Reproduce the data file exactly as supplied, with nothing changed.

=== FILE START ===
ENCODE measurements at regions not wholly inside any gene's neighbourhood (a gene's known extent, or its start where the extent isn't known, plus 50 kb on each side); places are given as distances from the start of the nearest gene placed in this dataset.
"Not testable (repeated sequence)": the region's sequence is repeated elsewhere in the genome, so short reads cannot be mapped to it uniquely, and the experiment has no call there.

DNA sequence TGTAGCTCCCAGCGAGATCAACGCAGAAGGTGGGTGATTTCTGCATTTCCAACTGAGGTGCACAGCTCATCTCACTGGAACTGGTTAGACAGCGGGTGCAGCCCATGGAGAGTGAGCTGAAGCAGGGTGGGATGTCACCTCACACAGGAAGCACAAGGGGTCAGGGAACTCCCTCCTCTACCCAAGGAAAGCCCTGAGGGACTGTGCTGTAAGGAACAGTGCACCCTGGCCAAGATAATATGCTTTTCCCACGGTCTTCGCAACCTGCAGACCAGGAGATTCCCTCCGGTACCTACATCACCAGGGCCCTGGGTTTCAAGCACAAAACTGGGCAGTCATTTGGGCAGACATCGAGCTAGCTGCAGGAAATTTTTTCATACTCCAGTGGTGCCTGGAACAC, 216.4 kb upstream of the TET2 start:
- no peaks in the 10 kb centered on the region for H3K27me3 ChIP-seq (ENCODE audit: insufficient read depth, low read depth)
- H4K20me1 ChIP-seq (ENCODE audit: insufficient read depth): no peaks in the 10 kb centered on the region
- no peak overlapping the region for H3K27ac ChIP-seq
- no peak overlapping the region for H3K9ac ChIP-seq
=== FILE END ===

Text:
ENCODE measurements at regions not wholly inside any gene's neighbourhood (a gene's known extent, or its start where the extent isn't known, plus 50 kb on each side); places are given as distances from the start of the nearest gene placed in this dataset.
"Not testable (repeated sequence)": the region's sequence is repeated elsewhere in the genome, so short reads cannot be mapped to it uniquely, and the experiment has no call there.

DNA sequence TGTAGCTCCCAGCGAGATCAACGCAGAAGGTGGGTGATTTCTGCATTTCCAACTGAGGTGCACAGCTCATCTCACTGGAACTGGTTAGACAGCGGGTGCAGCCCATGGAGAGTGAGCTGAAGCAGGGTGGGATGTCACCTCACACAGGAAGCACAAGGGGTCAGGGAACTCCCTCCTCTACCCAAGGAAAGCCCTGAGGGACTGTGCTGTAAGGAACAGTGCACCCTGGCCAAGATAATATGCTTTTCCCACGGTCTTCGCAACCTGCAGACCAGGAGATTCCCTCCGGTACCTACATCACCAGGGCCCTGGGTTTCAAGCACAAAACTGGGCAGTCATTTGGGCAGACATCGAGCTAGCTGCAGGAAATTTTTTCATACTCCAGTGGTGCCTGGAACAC, 216.4 kb upstream of the TET2 start:
- no peaks in the 10 kb centered on the region for H3K27me3 ChIP-seq (ENCODE audit: insufficient read depth, low read depth)
- H4K20me1 ChIP-seq (ENCODE audit: insufficient read depth): no peaks in the 10 kb centered on the region
- no peak overlapping the region for H3K27ac ChIP-seq
- no peak overlapping the region for H3K9ac ChIP-seq